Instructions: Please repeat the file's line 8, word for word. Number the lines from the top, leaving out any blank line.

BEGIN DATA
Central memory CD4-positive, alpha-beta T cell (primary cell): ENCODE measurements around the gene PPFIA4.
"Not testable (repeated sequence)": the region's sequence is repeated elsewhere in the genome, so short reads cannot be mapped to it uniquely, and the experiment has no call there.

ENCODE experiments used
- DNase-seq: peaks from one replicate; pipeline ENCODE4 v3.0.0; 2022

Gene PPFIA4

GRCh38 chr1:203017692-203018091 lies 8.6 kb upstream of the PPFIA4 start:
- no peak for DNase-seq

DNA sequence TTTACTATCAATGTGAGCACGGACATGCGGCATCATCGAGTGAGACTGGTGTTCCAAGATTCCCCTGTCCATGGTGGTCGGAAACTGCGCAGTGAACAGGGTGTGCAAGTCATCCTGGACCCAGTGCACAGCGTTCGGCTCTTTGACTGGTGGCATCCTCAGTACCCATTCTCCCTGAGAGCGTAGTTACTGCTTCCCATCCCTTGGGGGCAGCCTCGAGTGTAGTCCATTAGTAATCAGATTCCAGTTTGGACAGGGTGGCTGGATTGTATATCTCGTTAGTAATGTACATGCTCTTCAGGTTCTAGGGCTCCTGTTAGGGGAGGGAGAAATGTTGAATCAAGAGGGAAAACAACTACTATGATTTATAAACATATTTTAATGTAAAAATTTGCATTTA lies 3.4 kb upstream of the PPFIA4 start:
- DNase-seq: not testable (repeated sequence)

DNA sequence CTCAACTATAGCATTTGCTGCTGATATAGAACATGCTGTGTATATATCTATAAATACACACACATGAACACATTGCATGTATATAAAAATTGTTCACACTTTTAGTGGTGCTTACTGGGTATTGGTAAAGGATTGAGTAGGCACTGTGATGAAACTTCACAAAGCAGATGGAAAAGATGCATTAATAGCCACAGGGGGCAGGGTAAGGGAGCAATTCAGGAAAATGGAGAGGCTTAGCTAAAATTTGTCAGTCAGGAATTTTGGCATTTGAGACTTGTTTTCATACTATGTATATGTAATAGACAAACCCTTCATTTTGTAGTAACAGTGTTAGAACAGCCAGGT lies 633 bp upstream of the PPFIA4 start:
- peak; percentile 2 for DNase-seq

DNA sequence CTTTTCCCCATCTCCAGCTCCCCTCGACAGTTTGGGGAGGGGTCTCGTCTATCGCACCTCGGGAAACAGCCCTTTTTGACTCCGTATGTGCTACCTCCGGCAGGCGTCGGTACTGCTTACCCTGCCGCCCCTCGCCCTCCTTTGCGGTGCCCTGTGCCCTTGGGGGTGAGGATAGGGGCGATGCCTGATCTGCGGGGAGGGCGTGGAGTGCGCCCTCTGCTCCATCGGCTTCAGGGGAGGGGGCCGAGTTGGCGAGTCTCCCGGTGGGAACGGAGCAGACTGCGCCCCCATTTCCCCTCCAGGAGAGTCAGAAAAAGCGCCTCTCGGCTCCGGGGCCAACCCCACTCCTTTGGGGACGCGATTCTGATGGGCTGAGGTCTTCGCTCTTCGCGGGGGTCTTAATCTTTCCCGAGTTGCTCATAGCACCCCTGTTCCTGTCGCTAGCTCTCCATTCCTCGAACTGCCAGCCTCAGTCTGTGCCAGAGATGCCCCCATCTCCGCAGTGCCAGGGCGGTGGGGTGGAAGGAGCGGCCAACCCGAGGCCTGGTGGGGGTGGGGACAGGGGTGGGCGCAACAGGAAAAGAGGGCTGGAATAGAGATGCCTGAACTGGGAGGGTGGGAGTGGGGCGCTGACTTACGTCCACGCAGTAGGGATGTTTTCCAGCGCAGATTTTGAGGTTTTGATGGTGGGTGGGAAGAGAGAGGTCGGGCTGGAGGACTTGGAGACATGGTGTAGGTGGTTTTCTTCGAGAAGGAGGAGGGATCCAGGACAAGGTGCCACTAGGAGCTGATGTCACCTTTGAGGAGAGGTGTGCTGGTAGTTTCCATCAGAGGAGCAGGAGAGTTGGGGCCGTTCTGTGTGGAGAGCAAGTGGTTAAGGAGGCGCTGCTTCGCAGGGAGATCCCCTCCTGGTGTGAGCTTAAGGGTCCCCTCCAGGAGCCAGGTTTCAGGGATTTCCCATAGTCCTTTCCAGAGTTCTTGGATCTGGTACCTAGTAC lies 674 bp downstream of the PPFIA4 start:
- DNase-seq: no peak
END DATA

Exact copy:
DNA sequence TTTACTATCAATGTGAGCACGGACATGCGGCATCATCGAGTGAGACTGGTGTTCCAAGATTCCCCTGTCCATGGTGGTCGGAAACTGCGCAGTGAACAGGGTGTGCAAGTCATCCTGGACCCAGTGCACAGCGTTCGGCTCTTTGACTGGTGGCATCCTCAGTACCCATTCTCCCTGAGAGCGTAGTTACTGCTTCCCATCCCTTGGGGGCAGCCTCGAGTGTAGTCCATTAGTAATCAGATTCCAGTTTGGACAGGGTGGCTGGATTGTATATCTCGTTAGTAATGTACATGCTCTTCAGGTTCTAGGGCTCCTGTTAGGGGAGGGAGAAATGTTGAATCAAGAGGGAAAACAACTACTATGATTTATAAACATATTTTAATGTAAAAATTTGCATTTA lies 3.4 kb upstream of the PPFIA4 start: